NEW YORK (AP) -- Shares of Stec Inc. fell Wednesday, after the data storage device maker said its auditor resigned.
THE SPARK: The Santa Ana, Calif.-based company announced the resignation of PricewaterhouseCoopers LLP in a Securities and Exchange Commission filing late Tuesday. The decision was made by PricewaterhouseCoopers last week, and no action was taken by the company's audit committee or board of directors to recommend or approve the change, Stec said.
THE BIG PICTURE: In its filing, Stec said there were no significant disagreements between it and PricewaterhouseCoopers during its two most recent fiscal years and the current year to date.
Stec said that its board's audit committee is in talks with an independent registered public accounting firm to succeed PricewaterhouseCoopers and plans to hire a new firm as soon as practicable.
The move comes after the SEC in July charged Stec CEO Manouchehr Moshayedi with insider trading.
The SEC claims that the CEO went ahead with the sale of 9 million shares of his stock, along with shares owned by his brother, a company co-founder, in 2009 despite receiving confidential information that a major customer's demand for one of its top products was less than expected. The SEC said each brother reaped about $134 million from the sale, which it described as a fraudulent scheme.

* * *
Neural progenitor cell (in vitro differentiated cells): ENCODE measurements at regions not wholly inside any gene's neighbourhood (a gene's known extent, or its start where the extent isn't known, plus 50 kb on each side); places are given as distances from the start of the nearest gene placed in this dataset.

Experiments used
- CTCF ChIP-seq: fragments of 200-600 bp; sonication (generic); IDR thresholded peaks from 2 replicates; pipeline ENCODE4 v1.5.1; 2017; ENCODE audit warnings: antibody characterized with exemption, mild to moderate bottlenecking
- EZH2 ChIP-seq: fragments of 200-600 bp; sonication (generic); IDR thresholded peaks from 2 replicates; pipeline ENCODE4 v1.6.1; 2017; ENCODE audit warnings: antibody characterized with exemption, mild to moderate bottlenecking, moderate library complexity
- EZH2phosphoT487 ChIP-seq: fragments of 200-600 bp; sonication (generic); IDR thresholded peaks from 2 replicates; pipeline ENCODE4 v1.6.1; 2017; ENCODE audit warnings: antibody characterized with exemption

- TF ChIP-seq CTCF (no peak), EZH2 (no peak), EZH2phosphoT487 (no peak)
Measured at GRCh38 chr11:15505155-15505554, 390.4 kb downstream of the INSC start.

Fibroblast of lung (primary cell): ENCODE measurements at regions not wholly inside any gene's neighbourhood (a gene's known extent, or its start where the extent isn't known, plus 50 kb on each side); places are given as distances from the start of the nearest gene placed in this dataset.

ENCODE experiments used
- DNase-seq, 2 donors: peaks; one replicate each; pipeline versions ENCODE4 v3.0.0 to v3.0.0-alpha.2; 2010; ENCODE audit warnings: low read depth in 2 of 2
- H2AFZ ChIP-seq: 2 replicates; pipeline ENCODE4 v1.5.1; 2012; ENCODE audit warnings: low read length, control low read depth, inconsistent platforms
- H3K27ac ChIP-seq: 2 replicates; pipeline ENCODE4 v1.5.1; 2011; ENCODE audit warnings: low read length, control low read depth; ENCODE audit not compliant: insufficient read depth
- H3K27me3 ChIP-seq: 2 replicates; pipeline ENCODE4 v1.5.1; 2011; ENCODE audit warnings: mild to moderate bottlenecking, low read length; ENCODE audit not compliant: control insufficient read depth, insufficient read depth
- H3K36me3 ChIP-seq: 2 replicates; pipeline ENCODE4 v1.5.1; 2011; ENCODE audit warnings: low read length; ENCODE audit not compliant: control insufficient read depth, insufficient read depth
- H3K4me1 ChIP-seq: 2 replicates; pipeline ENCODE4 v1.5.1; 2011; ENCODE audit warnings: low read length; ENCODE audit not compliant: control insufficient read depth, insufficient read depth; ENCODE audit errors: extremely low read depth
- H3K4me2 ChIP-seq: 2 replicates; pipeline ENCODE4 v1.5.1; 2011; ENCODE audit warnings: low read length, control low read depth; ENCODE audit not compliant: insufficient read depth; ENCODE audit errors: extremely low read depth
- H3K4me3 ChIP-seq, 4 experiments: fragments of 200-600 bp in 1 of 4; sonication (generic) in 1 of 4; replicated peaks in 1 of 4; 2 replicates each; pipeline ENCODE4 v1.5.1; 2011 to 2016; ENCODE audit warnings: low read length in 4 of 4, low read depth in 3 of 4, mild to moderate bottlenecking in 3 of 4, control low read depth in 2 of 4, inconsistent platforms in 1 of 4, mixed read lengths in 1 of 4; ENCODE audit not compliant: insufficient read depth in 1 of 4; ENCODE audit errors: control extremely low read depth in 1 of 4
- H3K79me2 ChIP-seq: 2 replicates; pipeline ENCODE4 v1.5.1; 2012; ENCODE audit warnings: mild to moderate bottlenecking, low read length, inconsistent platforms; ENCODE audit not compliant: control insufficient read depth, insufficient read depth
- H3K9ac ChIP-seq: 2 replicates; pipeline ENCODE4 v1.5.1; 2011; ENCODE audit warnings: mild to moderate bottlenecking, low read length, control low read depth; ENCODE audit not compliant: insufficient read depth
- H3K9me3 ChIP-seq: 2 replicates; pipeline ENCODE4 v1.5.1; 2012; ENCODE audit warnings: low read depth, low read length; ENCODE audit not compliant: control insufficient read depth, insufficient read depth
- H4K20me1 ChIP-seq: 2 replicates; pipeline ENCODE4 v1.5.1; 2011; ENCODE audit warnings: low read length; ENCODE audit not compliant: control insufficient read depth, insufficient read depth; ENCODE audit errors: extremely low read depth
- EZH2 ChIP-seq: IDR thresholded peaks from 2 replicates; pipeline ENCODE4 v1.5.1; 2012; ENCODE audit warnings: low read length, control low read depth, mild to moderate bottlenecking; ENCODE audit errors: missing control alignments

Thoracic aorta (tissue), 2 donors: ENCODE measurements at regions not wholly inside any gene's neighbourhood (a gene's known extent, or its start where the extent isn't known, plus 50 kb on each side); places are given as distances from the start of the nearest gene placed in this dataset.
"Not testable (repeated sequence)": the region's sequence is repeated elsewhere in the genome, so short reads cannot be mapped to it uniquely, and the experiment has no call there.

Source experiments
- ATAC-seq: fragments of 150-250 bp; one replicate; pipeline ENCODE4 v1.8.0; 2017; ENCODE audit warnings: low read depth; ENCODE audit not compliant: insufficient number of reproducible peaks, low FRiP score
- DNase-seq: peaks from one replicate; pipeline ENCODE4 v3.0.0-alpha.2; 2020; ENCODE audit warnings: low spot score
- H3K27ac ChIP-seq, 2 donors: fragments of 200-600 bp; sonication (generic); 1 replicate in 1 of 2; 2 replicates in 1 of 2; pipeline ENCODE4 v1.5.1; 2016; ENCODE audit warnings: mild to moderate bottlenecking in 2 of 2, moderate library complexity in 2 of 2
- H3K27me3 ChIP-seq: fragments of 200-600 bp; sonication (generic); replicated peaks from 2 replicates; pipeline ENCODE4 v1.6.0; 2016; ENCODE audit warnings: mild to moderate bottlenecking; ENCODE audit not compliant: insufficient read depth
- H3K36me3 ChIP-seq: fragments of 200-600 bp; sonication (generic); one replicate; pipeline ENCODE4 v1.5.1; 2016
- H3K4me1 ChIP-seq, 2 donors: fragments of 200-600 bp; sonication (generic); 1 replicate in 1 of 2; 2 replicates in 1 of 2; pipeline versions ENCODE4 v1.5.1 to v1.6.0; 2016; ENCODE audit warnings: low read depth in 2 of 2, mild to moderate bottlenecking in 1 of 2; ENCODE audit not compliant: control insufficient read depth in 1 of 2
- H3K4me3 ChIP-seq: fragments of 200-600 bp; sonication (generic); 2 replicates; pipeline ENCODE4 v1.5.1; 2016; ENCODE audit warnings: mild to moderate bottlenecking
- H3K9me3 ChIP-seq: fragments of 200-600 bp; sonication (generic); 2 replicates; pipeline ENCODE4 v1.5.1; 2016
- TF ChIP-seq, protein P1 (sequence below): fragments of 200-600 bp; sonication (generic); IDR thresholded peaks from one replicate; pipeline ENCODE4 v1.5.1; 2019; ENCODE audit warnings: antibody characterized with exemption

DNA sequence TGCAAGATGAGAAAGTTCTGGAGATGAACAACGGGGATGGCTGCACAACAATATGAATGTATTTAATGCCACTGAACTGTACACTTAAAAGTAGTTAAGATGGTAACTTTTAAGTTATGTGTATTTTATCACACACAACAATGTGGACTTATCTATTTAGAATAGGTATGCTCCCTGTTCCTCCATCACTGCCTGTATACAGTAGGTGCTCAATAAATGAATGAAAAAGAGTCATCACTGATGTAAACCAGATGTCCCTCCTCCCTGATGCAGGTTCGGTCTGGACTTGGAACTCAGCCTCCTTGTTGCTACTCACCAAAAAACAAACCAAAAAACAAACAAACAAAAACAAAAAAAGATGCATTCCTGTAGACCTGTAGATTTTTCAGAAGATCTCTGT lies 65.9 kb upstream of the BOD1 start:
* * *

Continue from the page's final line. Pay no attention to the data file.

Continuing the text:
Moshayedi has denied the charges. His brother, Mark Moshayedi, who serves as Stec's president and chief operating officer, was not charged.
THE ANALYSIS: Benchmark analyst Gary Mobley backed his "Hold" rating for Stec, saying that the filing "reads fairly innocent" and noting that the accounting firm drops hundreds of clients every year for a variety of reasons.
"Very often, PricewaterhouseCoopers scrubs through its list of clients in attempt to find imbalanced risk versus reward scenarios with certain clients," Mobley wrote in a note to investors.
The analyst added that the move could be related to the pending insider trading charges against Stec's CEO, saying that PricewaterhouseCoopers may have determined that the company's situation is too "messy" and that it may get pulled into an increasing amount of litigation as a result.
THE SHARES: Down 37 cents, or 4.9 percent, to $7.14 in afternoon trading, after dropping as low as $6.92 earlier in the day. Over the past 52 weeks, the company's shares have traded between $6.53 and $11.98.